When I work with companies or teach classes/workshops on employee engagement I break engagement down into four parts, four equal parts yet some are truly more important than others.  Those four parts are the individual, the manager, the team, the company. (For smaller companies there may only be three parts as the company isn’t large enough to have different teams.)  Engagement starts with the individual so the idea of just waiting around to grow older to become satisfied or engaged doesn’t add up.  You can’t motivate someone who doesn’t want to be motivated but it is an employee’s responsibility to show up willing, with a mindset, that he or she wants to and can be engaged in their work.  And that doesn’t just happen with age.  That happens by choice.

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Do you care for me?

October 21, 2013

I recently conducted qualitative research for a graduate school thesis…how employees perceive leadership as told through their worst boss stories.

At the heart of looking at worst boss stories is being able to peel back what is hard to articulate in a positive boss relationship.  Worst boss stories allow you to drill down to what is really important when a relationship isn’t what it is supposed to be because what is actually needed is able to come through more clearly.  This research provides a back-to-basics step in clarifying what employees really want from the relationship with their boss.  My research shows there are two overarching themes…employees expressed a need for task support and emotional support.  Now this is not a new revelation but the research provides an additional body of research from a different perspective, one not told in academic research.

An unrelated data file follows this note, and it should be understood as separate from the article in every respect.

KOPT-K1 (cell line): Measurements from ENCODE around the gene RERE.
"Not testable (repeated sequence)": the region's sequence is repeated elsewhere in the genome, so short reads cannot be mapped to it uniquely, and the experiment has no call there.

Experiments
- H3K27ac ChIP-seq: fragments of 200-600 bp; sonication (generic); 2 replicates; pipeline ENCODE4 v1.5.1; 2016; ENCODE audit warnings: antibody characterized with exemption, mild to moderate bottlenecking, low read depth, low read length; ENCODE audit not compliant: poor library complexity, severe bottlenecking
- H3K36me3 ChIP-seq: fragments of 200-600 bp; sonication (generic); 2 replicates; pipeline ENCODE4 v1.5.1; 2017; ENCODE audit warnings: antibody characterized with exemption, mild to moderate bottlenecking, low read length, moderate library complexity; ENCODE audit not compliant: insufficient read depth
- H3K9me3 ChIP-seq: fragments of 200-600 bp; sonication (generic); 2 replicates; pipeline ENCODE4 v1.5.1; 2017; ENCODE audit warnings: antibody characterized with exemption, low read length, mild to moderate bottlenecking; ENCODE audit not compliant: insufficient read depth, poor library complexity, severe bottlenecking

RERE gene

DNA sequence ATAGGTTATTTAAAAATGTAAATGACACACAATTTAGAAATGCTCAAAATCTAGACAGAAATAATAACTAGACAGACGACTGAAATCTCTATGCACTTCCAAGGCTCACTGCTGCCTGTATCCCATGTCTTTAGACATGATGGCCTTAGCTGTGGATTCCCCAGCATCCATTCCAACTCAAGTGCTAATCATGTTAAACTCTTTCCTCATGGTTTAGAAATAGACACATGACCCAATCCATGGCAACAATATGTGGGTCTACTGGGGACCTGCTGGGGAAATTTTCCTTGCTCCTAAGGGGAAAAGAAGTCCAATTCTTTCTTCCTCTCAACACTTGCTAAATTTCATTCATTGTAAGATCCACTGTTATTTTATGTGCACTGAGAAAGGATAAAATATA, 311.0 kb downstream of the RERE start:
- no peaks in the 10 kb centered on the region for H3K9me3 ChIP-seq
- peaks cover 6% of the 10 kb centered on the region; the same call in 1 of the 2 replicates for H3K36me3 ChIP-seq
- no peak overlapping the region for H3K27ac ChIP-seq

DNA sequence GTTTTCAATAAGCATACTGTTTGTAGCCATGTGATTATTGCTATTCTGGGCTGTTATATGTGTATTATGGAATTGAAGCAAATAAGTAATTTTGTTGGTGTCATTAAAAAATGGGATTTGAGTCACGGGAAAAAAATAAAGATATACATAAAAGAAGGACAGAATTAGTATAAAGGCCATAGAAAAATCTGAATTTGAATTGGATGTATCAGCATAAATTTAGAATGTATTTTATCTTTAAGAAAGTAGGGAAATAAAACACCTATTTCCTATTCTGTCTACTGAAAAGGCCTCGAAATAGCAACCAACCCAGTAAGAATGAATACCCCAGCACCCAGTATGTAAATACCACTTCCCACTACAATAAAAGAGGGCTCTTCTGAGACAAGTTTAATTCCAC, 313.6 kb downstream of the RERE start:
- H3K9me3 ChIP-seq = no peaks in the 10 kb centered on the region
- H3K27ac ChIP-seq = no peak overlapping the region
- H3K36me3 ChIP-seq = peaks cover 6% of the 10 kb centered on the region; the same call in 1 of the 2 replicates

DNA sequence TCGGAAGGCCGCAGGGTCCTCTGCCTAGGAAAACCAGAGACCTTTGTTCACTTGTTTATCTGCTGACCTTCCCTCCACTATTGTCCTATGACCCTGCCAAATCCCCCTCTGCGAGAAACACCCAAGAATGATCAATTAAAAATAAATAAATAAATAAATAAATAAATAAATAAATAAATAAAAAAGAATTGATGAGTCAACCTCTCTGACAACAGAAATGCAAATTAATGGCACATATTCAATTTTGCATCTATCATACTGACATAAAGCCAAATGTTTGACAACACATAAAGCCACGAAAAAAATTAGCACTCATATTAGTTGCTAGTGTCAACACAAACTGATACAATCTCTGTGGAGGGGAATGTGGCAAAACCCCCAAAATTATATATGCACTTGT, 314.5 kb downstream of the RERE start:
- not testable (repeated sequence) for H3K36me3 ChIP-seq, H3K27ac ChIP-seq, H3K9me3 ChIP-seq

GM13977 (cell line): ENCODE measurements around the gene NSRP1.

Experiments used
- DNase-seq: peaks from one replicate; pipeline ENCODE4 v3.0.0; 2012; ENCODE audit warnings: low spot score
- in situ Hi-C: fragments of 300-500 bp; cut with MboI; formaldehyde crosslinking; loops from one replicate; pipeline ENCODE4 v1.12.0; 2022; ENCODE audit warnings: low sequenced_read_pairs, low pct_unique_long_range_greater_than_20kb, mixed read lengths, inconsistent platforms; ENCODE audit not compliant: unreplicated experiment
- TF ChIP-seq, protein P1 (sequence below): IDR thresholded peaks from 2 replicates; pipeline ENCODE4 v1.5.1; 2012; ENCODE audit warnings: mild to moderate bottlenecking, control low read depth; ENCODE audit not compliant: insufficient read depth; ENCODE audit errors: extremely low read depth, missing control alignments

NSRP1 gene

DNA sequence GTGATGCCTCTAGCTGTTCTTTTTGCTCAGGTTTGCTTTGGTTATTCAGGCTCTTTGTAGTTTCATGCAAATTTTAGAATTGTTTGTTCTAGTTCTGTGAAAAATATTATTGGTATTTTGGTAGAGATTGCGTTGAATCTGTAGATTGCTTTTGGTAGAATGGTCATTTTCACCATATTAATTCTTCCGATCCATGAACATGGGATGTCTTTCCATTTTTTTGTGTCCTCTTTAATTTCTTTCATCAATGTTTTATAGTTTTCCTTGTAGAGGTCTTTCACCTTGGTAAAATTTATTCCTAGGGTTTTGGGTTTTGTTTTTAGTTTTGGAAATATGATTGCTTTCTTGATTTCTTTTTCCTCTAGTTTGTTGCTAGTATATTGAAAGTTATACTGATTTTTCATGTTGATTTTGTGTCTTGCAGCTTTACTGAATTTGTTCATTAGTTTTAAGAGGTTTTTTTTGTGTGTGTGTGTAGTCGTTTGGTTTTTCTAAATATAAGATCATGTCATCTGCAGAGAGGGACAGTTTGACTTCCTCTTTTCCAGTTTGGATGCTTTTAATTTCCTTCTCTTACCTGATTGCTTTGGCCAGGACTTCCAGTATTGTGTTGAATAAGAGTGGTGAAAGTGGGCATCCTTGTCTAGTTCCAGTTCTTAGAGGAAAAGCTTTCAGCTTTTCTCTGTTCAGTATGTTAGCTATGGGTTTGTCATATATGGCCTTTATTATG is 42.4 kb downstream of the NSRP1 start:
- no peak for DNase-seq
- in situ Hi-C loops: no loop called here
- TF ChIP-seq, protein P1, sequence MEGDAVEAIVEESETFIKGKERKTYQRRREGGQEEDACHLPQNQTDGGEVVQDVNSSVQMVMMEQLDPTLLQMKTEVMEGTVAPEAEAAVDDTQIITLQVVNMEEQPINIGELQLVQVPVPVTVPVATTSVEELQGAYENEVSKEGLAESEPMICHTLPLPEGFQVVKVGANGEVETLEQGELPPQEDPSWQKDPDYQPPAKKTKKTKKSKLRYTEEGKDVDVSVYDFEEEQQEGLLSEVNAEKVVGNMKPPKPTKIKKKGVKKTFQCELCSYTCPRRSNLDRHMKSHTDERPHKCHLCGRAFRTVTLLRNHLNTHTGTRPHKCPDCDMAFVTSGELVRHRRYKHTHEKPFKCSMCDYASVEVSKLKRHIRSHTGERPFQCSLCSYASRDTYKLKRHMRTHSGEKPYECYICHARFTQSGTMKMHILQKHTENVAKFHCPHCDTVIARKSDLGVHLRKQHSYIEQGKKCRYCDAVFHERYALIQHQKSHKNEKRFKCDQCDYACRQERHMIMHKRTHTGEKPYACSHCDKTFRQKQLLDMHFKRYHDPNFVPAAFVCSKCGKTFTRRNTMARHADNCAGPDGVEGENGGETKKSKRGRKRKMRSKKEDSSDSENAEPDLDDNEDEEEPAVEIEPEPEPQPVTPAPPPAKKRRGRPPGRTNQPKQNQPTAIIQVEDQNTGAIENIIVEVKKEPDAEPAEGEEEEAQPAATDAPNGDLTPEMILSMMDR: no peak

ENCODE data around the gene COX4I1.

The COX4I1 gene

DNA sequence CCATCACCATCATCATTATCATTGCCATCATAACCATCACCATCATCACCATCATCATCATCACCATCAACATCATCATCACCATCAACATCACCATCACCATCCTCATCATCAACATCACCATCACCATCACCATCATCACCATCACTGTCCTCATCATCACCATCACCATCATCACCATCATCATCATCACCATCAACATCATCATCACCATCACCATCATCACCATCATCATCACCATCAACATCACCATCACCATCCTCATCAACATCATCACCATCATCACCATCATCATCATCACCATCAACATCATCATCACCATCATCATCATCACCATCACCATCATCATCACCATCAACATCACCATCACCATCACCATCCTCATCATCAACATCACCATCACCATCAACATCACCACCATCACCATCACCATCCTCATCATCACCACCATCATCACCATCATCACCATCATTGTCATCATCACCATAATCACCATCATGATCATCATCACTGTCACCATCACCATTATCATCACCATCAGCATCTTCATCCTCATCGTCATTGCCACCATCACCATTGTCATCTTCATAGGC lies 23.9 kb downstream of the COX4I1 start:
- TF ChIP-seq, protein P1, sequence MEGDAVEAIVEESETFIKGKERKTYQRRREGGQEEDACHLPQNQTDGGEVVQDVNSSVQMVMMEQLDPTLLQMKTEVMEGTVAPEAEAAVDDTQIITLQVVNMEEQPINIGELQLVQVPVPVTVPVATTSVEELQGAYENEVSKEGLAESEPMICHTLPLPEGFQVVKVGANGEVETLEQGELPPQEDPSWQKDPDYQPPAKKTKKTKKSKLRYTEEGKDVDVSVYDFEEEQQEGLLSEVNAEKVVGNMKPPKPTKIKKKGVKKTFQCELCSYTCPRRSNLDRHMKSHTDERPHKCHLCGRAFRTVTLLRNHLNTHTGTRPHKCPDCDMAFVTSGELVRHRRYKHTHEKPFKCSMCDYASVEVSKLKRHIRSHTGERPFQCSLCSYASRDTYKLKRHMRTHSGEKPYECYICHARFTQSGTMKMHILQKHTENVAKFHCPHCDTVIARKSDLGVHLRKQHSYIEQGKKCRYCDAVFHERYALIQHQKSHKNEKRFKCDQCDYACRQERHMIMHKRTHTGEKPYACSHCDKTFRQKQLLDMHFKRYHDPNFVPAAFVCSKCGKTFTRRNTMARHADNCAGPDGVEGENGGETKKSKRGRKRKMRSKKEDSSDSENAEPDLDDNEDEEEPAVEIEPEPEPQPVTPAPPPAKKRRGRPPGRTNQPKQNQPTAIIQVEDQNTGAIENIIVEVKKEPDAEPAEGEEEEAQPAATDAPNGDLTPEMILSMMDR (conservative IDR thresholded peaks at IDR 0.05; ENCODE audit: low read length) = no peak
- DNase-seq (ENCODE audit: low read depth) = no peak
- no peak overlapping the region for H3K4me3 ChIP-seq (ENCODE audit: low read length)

So why study leadership and the boss/subordinate relationship?  Some would consider it to be an over-exhaustive subject.  Because we are human and we like to study relationships.  Outside of marriage and raising kids there is not another relationship we focus on more than the boss/subordinate relationship, which is at the heart of leadership.  Let’s face it, when something is a main constant in our lives we have a tendency to obsess about it.  In fact, as a society, we are obsessed with leadership.  A recent Amazon.com search pulled up almost 85,000 books on the topic of leadership.  Which provides another reason for my research – to cut through the enormous amount of styles…situational, country club, charismatic, authentic, and what about being creative…and focus on the relationship.

From the stories told and understanding what task and emotional support is as defined by my research provides a simple, though often overlooked reality of the boss-subordinate relationship.  When you drill down to the heart of what employees are looking for they need three things from the boss subordinate relationship which I call the Leadership Covenant³™.  The tenants of the covenant are:

1. Care about me
2. Guide me
3. Speak up for me